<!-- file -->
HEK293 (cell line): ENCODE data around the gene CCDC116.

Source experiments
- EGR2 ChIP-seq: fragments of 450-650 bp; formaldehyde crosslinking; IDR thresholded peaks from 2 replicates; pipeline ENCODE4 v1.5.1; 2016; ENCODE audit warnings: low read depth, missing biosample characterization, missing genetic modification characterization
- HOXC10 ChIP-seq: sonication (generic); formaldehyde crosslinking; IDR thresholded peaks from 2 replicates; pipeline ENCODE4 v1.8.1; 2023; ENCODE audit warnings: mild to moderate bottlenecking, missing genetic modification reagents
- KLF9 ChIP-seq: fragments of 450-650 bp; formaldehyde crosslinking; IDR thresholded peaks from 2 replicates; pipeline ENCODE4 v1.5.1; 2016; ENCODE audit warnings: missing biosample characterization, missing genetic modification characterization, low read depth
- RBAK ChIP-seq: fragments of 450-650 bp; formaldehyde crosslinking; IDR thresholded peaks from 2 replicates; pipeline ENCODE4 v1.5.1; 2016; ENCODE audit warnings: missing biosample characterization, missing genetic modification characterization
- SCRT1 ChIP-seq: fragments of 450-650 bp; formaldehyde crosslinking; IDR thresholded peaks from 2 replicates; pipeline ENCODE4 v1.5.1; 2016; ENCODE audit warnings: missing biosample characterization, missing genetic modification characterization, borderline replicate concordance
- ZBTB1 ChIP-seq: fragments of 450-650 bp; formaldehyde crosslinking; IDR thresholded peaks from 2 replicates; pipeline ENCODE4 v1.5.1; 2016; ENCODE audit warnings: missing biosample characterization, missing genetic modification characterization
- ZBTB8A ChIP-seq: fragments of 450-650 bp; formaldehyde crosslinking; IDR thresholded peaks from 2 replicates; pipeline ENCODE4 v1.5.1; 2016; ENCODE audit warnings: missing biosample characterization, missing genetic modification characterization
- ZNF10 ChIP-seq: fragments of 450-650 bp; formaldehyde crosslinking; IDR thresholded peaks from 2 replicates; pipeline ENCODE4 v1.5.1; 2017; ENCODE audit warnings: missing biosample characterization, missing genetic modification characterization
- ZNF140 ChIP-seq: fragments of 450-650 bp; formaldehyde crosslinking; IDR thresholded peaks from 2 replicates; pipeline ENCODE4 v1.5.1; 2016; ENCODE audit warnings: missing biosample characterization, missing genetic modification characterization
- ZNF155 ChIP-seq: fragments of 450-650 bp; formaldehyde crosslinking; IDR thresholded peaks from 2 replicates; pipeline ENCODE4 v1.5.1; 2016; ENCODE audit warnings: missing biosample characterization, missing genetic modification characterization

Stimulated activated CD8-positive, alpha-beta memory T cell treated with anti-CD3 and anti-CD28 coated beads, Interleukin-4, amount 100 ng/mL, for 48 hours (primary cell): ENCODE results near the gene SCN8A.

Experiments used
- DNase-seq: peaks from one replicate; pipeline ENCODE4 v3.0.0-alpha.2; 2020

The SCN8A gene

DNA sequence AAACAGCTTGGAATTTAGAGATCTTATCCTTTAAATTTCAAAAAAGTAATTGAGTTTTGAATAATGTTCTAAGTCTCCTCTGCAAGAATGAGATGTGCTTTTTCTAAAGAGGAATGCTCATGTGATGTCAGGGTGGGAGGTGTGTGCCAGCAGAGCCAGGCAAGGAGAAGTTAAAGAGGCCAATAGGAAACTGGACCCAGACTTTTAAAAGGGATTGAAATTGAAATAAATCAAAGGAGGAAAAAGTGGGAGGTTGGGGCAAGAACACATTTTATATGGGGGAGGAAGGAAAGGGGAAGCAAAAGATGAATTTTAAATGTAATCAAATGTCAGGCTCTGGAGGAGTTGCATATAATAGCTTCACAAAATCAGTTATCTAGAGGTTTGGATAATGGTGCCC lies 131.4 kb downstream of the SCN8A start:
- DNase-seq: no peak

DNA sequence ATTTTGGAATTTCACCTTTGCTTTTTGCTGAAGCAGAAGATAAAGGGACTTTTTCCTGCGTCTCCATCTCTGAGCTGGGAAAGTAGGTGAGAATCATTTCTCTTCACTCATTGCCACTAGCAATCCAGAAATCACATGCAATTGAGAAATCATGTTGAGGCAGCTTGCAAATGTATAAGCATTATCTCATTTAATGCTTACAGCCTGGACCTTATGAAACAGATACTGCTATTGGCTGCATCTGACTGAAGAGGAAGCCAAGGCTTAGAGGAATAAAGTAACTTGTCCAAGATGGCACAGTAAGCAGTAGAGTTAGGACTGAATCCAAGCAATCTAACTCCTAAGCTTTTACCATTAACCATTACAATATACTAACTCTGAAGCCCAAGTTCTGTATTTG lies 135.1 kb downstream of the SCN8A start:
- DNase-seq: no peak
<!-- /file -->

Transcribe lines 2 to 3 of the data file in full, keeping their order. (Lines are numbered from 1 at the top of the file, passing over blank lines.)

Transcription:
Source experiments
- EGR2 ChIP-seq: fragments of 450-650 bp; formaldehyde crosslinking; IDR thresholded peaks from 2 replicates; pipeline ENCODE4 v1.5.1; 2016; ENCODE audit warnings: low read depth, missing biosample characterization, missing genetic modification characterization